Prosecution blasts Oscar Pistorius in first day of cross-examination
Oscar Pistorius faced a barrage of unforgiving questions during Wednesday's session of Reeva Steenkamp's murder trial.
The prosecution went on the offensive on Wednesday morning, Oscar Pistorius’s first day facing cross-examination, repeatedly trying to get the Olympian to take responsibility for killing his former girlfriend, Reeva Steenkamp.
The prosecution’s bold, unforgiving strategy included displaying gruesome images of Steenkamp’s bloodied head after Pistorius fired four shots into his bathroom on Valentine’s Day 2013.
“I don’t have to look at a picture,” Pistorius replied, when urged to acknowledge the image. “I was there.”
“It’s time you look at it,” lead prosecutor Gerrie Nel told Pistorius, who at times was overcome with emotion. According to the AP, audible gasps were heard when the image was displayed on multiple screens in the Pretoria courtroom.
“I will not look at a picture where I’m tormented by what I saw and felt that night,” Pistorius said, between outbursts of sobbing. “As I picked Reeva up, my fingers touched her head. I remember. I don’t have to look at the picture. I was there.”
Wednesday’s fiery session included a video clip of Pistorius firing a gun at a watermelon at a shooting range. Audio has Pistorius saying that upon impact, the watermelon was “softer than brains.” Nel seized on the clip, comparing it to what happened to Steenkamp.
“You killed her. You shot and killed her. Take responsibility for what you’ve done, Mr. Pistorius,” the prosecuting lawyer said.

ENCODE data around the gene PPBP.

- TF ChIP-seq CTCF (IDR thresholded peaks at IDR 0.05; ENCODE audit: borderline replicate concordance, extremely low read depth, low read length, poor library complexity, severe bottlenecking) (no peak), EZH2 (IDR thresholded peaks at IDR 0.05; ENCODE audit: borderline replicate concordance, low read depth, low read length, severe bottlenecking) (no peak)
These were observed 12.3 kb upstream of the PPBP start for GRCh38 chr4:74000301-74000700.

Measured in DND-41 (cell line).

As Yahoo noted, the cross-examination’s combative strategy may ultimately backfire. At one point during Wednesday’s testimony, Pistorius broke out into high-pitched shrieks, which could’ve been mistaken for a woman’s voice. A few witnesses claimed to have heard a woman’s screams the night Steenkamp was killed, while the defense maintains that it was Pistorius who cried out.
The prosecution contends that Pistorius knew he was firing on Steenkamp, while the defense asserts that the double-amputee felt his life was in danger from fear of an intruder.
“Before I knew it, I fired four shots through the toilet door. … I didn’t have time to think about what I was doing,” Pistorius stated.
The prosecution hammered Pistorius on various minute details, hoping to portray an image of recklessness as opposed to a case of self-defense.
Pistorius could face a life sentence if convicted of premeditated murder.
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